Many came to see what had been constructed so far, bringing friends and family to share the experience. SEO Specialist Harmony Wallender was thrilled to visit the new office and brought her roommate along with her, finding freshly-painted walls and newly-laid carpet.

“The office is just cool,” recalls Wallender. “It has low cube walls and unfinished cement ceilings, lending it a modern cave feeling. The carpets were an excellent choice: dark grays sliding together in simple patterns. The porch off the lunch room is spacious and will be awesome in good weather and the cubes are flooded with natural light.”

karen and steve cobalt employees

Melissa Satterwhite, senior operations analyst in Cobalt’s Lynnwood office, describes her awed reaction, when she stepped out of the elevator. “It was amazing to see Puget Sound out the window,” she said. “I was astounded by all the light. The design of the new space places conference rooms in the interior areas, assuring that natural light is available for all workstations.  The open cubicle layout should encourage teaming and communication, too.”

Michael Villanueva, a Cobalt Diehard with over ten years with the company, also remarked on how teams could utilize their work areas. “You can tell that the space was laid out to encourage collaboration. The new office represents taking the next big step in our history, and I’m very excited to be a part of it.”

cobalt new headquarters breakroom

The new building will combine two existing Cobalt offices – everyone in Cobalt’s current HQ in Seattle’s Sodo district is scheduled to move in the last week of 2010, while the Services teams from the Lynnwood office will be moving into the new building in January of 2011. This will present new commuting challenges, but the new building is in a prime location.

“I especially like how close the train and bus are – only steps away,” said Gail Johnson, an SEO specialist currently working in Lynnwood. “If it’s raining the only time I’ll maybe have to get wet is when I’m crossing the street to catch the Sounder train.”

John Holt, Cobalt’s senior VP of digital marketing services, can’t wait to move in either. “Between the light and airy space, the fabulous views, the new 4,000 square foot gym, and the easy access to public transportation, it’s going to be a fantastic workplace.”

With all this change, the best part for many will be working together with old friends, as Wallender concluded: “But out of everything, I am most excited to be reunited with all of my wonderful coworkers who are in Seattle, and to all work as one company once again.”

The Cobalt Group

The Cobalt Group

Competing for the Truth

Web Analytics Wednesday

The tables were laid out with clean white tablecloths, pens and USB drives. The room was warmly-lit and inviting. It was Wednesday, November 10, and all was ready for Web Analytics Wednesday with Cobalt playing the host for the evening.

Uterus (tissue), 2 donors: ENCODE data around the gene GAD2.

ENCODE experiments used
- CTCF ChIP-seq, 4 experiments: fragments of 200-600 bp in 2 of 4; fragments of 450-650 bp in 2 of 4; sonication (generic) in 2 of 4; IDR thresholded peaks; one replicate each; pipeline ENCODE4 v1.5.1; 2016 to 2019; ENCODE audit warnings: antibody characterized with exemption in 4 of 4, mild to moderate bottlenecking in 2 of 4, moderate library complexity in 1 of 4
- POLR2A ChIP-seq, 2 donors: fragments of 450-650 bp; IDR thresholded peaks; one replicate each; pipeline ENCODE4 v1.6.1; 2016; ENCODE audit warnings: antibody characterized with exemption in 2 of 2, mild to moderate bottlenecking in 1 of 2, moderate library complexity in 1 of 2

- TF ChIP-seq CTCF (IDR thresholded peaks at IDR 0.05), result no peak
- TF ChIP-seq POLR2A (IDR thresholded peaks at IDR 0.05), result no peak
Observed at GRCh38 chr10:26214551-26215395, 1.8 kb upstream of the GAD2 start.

Web analysts from Expedia, REI, Nordstrom, POP, Amazon, Disney, Ascentium, Corbis and other local companies met at the Arctic Club Hotel in downtown Seattle for a meeting of the minds in the Dome Room. As the event started, about 40 people were gathered there, talking to old friends and acquaintances and meeting new ones. After the mingling and networking and food, Joe Megibow, VP of Global Analytics and Optimization at Expedia.com, was there to give a short presentation about how to create a data-driven culture.

“I didn’t want to be an accountant,” Megibow said as he spoke to the crowded room. “Counting stuff? When I was a kid, I wanted to build stuff. And then blow it up.” He descr

ibed the business of web analytics as “competing for the truth,” trying to find the best way to accurately measure results and put those measurements to use in making changes for the better.


He talked about the challenges they faced at Expedia, such as measuring the frequency of users getting to specific error pages, the data received from formfields, and using that data to improve the user experience and Expedia’s profitability. In one case, the d

iscovery of a single form field that confused users led to the quick removal of that field and more successful transactions for Expedia – to the tune of about twelve million dollars per year.

“We paid for a few of our own salaries that day,” he quipped.

His conclusion? Being able to measure results, both successes and failures, in today’s market is not just a useful tool, it’s a critical one. Data analysis for web applications isn’t about accounting. It’s about building stuff and blowing it up – then finding out how you can build it better. This was a message that resonated with everyone in the room.

After Megibow’s presentation, Debbie Pan from Ascentium won an Amazon gift certificate in a drawing, and most in the room stayed a while longer to talk and get to know each other. It was a successful evening with an important message – when you’re competing for the truth, everyone wins in the end. Cobalt is very proud to have hosted Web Analytics Wednesday and hopes to do so again soon!